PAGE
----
Writing to Learn

 Posted by on Dec 8, 2009  Add comments
Dec 082009

“Writing is a form of thinking, whatever the subject,” says William Zinsser (Writing to Learn). If, as Zinsser says, learning to write well is critical to learning well, then agile team members might do well to work on their writing skills.

The entire results of software projects are writings. Whether the output is executable code, test scripts, requirements documents, training plans, or project status reports, they are all, in some fashion, writing. Writing is both a form of thinking and the results from that thinking—and unfortunately, technical education programs rarely focus on writing skills. Zinsser writes, “My hope was to demystify writing for the science types and to demystify science for the humanities types.” His working hypothesis is that “Writing and thinking and learning were the same process.”

Consider two of the long-standing problem areas in software development—requirements specification and code development. Requirements specifications are fraught with misunderstanding, a portion of which could be clarified by better writing. In his book, Exploring Requirements, Jerry Weinberg discusses sources of ambiguity. Weinberg asks classroom participants to recall and write down a question they were shown a few minutes before. He then lists at least 25 variations on the question that participants came up with and calls this phenomena “problem statement ambiguity.” This was a simple one sentence example. What are the possibilities for mis-interpretation in a 100-page requirements specification that must be read and interpreted by a 20-person development team? Better writing won’t completely solve the ambiguity problem, but it may reduce its size.

Anyone who has ever read code realizes that there are many ways to solve the same problem—some of them truly awful. Writing good code—code that is simple, straightforward, and easy to understand—is as much a “writing” skill as writing a coherent article or book.

Zinsser believes that good writing can make any subject interesting and available to a general audience. Take for example John McPhee’s book Assembling California, which delves into California’s earthquakes and other complex geology in a way that fascinates readers. Zinsser points out that good writing and good learning go together, “Writing organizes and clarifies our thoughts. Writing is how we think our way into a subject and make it our own.”

Writing is hard work. Sometimes we write about what we know. Sometimes we write about what we are thinking—to attempt to clarify that thinking. Zinsser,  “Ambiguity is noise. Redundancy is noise. Misuse of words is noise. Vagueness is noise. Jargon is noise. Pomposity is noise. Clutter is noise: all those unnecessary adjectives (“ongoing progress”), all those unnecessary prepositions draped onto verbs (“order up”), all those unnecessary phrases (“in a very real sense”). Information is your sacred product, and noise is its pollutant.” We are in the “Information” Technology business. We have to separate information from noise. Learning to write well should be on every agilist’s career development list.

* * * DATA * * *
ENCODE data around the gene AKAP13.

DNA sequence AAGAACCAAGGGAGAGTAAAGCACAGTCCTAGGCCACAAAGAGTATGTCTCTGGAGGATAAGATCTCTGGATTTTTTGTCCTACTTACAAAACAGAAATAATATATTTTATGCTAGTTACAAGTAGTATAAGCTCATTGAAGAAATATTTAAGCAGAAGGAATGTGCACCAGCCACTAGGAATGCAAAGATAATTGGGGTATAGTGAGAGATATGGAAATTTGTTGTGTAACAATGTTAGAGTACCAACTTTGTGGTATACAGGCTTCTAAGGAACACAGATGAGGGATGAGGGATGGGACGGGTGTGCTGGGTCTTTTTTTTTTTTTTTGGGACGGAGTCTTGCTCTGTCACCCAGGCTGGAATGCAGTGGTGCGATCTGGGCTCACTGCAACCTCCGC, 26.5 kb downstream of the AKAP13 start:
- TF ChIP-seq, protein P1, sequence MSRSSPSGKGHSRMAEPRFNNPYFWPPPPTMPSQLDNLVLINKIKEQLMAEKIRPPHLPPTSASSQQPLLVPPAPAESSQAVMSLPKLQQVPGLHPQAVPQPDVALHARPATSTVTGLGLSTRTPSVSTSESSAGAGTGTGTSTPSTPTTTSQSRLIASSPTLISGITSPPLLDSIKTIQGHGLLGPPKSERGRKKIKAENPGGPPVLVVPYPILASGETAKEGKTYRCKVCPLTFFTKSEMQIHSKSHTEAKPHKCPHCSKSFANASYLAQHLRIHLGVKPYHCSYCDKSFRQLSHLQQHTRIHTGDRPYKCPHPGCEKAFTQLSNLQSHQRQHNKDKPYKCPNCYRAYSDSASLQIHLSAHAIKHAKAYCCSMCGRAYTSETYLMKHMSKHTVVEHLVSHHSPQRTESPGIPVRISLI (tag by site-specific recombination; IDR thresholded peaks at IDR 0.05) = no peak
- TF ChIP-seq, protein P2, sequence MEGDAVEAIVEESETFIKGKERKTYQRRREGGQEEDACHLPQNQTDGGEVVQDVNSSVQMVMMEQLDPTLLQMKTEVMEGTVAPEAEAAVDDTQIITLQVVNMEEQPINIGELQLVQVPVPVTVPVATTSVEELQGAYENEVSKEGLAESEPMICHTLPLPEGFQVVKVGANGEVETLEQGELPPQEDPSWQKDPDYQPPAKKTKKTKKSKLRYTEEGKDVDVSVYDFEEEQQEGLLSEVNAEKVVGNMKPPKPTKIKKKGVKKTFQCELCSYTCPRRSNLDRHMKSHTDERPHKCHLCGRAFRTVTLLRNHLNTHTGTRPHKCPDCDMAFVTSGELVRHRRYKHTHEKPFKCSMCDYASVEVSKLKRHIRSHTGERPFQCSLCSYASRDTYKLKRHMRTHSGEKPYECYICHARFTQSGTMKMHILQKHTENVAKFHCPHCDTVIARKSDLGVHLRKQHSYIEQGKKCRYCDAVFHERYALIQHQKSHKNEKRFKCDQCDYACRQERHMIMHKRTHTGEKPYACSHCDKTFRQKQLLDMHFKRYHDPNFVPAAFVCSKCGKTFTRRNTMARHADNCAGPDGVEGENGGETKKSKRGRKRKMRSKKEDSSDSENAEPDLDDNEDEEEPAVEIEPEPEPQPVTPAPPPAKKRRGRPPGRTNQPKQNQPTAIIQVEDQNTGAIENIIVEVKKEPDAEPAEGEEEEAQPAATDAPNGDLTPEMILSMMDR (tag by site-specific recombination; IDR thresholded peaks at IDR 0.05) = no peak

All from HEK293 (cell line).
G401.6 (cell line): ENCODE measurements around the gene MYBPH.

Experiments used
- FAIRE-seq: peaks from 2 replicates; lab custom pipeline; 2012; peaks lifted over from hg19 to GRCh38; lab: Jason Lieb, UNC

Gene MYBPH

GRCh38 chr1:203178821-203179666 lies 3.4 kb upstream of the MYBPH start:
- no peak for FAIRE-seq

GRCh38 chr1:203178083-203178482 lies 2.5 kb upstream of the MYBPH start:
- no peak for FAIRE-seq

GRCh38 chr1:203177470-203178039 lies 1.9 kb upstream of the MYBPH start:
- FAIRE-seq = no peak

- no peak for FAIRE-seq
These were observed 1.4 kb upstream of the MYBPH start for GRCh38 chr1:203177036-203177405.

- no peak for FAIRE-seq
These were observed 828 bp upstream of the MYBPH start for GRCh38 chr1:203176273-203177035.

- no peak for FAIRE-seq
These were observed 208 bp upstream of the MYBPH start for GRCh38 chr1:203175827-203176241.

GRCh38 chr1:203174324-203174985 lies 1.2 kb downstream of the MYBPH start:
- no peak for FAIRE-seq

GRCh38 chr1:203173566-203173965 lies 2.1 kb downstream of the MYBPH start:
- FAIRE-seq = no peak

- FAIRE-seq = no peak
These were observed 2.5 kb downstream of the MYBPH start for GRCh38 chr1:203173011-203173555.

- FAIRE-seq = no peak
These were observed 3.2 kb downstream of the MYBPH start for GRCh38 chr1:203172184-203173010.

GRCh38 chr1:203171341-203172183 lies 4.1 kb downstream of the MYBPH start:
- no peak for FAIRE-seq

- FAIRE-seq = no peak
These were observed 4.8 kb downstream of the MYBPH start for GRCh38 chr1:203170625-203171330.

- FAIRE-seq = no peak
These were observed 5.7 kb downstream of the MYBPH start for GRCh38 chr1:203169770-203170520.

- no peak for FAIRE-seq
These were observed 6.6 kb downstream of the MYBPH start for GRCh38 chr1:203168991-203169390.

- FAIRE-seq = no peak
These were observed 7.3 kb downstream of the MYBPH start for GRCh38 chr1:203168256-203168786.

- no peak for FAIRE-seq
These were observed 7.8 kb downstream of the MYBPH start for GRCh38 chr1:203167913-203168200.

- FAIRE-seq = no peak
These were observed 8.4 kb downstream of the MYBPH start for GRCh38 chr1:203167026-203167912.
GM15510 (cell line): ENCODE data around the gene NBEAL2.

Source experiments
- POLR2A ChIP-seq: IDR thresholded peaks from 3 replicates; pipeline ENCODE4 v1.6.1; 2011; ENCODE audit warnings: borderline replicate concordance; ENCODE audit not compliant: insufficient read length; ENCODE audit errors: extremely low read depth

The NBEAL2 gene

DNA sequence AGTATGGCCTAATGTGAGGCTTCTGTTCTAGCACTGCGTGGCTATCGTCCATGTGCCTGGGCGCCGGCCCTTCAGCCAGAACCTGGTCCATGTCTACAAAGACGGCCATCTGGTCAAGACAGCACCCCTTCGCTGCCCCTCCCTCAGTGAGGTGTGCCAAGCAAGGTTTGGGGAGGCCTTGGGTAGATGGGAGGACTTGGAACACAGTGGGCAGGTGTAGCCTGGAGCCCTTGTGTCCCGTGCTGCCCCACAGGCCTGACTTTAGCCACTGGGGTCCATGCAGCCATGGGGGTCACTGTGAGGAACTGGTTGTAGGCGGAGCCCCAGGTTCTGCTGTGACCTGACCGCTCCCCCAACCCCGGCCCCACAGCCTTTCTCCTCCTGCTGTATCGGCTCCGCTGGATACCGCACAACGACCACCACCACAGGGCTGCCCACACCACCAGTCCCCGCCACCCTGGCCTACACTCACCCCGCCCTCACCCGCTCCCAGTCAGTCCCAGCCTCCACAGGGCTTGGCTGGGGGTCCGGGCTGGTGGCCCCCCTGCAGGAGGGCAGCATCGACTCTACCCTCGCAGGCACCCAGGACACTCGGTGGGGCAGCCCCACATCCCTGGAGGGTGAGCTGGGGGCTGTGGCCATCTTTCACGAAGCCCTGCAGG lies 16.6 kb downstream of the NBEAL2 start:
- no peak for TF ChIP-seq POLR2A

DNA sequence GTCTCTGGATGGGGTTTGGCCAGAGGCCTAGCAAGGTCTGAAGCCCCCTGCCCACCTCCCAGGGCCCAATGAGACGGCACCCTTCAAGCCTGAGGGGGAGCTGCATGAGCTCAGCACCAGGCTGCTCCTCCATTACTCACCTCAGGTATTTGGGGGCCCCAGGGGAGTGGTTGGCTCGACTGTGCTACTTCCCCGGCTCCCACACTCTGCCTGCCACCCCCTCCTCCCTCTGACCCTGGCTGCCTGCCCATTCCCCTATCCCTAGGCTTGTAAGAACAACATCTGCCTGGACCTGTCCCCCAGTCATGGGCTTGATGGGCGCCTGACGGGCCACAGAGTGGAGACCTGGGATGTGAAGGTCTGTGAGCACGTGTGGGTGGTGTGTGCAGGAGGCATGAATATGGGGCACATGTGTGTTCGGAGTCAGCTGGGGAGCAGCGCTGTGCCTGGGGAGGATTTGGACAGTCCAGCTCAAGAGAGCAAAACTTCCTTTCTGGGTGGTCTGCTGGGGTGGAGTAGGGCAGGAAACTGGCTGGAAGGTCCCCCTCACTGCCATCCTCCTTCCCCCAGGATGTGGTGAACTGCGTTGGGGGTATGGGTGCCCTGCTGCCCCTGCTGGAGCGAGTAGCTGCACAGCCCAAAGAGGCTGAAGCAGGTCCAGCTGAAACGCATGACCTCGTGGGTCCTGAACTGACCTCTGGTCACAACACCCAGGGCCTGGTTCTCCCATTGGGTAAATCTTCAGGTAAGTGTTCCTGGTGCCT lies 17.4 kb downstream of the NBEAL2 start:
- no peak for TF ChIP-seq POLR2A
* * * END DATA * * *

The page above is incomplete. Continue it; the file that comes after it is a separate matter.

Jim Highsmith

Jim Highsmith was the founding director of Cutter Consortium's Agile Product & Project Management practice.


  5 Responses to “Writing to Learn”

  1. […] Pro Tweets New blog post: Writing to Learn http://blog.cutter.com/2009/12/08/writing-to-learn/ cuttertweets – Tue 08 Dec 18:31 0 […]

  2. Thanks for the post Jim. I think the learning from writing you mention comes in two forms, but not everyone learns best by writing.

    It is true that for some, writing is an effective instrument to clear out noise in their own mind. The level of accuracy and precision in their writing will reflect the command they have achieved over a concept or topic.

    On the flip side, some people learn best from reading. Certainly, reading an elegant composition of thoughts that is both accurate and precise will accelerate their understanding.

    But i consider writing one of many potentially effective instruments to nurture and express thoughts.

  3. Writing is a useful tool, for sure.

    But let’s please beware of the trap that this leads us to. That writing (requirements, specifications, designs) is a substitute for code. Human language is inherently ambiguous and not up to the task of replacing code. Too many times have I seen projects led astray under the assumption that if “we just wrote more, better there’d be less ambiguity.”

    BTW the three best programmers I have worked with in my career, brilliant people all, were uniformly terrible writers. I am tempted to conclude that the skills required to write prose well are sufficiently distinct from writing code well as to be effectively orthogonal. Certainly, clear thinking and writing skill are uncorrelated — just check the articles in the op-ed page of your local newspaper. WIthout naming names, there is some beautiful prose in my hometown (Washington Post), with woefully inadequate logical argument.


  4. avatar

    Writing is clearly an important aspect of communicating our ideas. At the very core of the agile concepts is the importance of working with each other, ideally face-to-face; however, it is naive to think that all of our ideas can be done this way. There always be some correspondence that involves writing (e.g. emails, documents, etc.)

    Jim, Clearly you write a lot. Are there any resources for improving writing skills that stand out to you?

  5. avatar


    Everyone has a different style of writing, so much of the effort is finding one’s own style. A couple of resources: “On Writing Well,” by William Zinsser, “Writing to Learn,” also by Zinsser, “The Art of Creative Nonfiction,” by Lee Gutkind, “Writing for Story,” by Jon Franklin, and “Weinberg on Writing,” by Gerald Weinberg.


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